The company that produced Former Alaska Gov. Sarah Palin’s TLC reality show, “Sarah Palin’s Alaska,” received $1.2 million in state tax credits for filming in Alaska through a government program Palin signed into law as governor in 2008.
The Anchorage Daily News first reported the story in February, but after an analyst at the Tax Foundation posted a blurb on the group’s blog linking to the piece Tuesday, Palin faced a fresh heap of criticism from Washington conservative pundits who may have been a bit late to the fight, but were not shy to throw punches.
The state legislature passed the subsidy program in 2008 to encourage media companies to film their projects in Alaska and offers up to 30 percent of the money they spend in the state.
But in a political age where it’s controversial in many circles to defend public funding of National Public Radio, critics panned Palin for supporting a measure that forced taxpayers to foot the bill for a private media project after many statements from the former governor in support of a government that only plays a limited role in the economy.
“I’d bet, like many politicians, Palin’s views on the proper role of government becomes more flexible as it comes closer to her own interests,” wrote the Washington Examiner’s Tim Carney on Tuesday.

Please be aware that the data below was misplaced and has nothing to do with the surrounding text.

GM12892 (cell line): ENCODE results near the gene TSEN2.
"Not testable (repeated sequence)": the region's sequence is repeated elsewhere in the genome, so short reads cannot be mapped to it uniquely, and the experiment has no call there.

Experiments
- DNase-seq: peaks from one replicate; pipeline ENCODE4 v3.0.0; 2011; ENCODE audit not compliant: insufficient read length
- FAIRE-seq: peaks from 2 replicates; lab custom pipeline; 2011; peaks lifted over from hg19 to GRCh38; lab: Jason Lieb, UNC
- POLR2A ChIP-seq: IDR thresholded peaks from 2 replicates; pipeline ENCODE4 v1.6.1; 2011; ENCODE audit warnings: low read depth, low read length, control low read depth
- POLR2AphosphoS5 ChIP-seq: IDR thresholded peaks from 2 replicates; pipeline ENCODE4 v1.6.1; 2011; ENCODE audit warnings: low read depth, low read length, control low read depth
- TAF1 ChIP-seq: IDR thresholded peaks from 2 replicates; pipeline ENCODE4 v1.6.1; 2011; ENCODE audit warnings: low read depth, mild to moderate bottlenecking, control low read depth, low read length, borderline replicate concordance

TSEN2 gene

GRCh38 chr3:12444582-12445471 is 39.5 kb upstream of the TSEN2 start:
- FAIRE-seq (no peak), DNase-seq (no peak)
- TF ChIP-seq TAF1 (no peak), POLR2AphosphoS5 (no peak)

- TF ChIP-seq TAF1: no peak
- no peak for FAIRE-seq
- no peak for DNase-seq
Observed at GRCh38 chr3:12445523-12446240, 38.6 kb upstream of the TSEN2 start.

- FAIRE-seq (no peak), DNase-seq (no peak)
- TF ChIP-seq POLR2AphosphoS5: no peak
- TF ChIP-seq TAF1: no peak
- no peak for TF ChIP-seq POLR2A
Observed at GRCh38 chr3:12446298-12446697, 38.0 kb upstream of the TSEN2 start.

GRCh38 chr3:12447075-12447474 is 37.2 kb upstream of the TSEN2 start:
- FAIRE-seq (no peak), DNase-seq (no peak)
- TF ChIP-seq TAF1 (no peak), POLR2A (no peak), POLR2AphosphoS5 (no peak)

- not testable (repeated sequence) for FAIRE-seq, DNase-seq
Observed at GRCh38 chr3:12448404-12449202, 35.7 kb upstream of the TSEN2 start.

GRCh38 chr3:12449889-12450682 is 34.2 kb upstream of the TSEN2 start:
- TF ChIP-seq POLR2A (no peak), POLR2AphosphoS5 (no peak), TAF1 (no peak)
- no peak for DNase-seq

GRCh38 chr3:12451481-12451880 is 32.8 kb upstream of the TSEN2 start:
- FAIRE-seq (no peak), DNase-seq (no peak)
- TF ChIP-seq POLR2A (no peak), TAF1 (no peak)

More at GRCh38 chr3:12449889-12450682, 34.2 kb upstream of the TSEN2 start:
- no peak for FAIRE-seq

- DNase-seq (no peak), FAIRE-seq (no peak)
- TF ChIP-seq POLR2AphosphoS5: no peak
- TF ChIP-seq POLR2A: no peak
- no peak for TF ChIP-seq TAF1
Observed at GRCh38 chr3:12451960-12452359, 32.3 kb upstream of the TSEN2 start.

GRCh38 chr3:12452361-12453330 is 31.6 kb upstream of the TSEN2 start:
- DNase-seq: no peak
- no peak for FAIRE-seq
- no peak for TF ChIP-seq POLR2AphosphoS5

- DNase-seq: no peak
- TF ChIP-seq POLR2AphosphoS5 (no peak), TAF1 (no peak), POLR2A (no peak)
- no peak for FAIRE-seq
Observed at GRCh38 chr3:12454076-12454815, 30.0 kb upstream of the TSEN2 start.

Jim Geraghty of National Review said that the reality show’s subsidy was “ridiculous” and that the policy was “problematic for a crusader for small government to end up collecting a seven-figure paycheck from an endeavor that received a seven-figure subsidy,” while Peter Suderman of the libertarian Reason Magazine cracked: “In 2008, Sarah Palin, then the Governor of Alaska, signed a special tax credit for filmmakers into law. … Who’s benefiting from that tax subsidy now? … none other than Sarah Palin.”
Palin, however, stood by her decision to sign the bill into law in 2008, and the media company’s choice to take the tax credit.
In a statement to the Daily Caller, Palin called the criticism “ludicrous.”
“Any suggestion that I somehow did something wrong by signing this legislation is ludicrous. The accusation hinges on the notion that I signed the legislation into law knowing that it would personally benefit me. That’s absurd,” Palin said. “Obviously I had no intention of benefiting from it when I signed it into law in 2008 because I had no idea I would be involved in a documentary series years later.”
“If you’re going to accuse me of benefiting from legislation I signed into law, why stop there?” she added. “One could accuse me of ‘benefiting’ from my administration’s oil and gas evaluation legislation (ACES) in the sense that due to that legislation the state where I live (Alaska) now enjoys a $12 billion surplus. In fact, you could say that as an Alaskan, I benefited from all of the legislation I signed as governor – just as every Alaskan benefited.”
On the accusations that Palin’s participation in the television project conflicted with her free-market beliefs, Palin insisted that she has remained consistent.
“It’s also a false accusation to suggest that signing this bipartisan bill somehow goes against my position on the proper role of government,” she said. “I’ve said many times that government can play an appropriate role in incentivizing business, creating infrastructure, and leveling the playing field to foster competition so the market picks winners and losers, instead of bureaucrats burdening businesses and picking winners and losers.”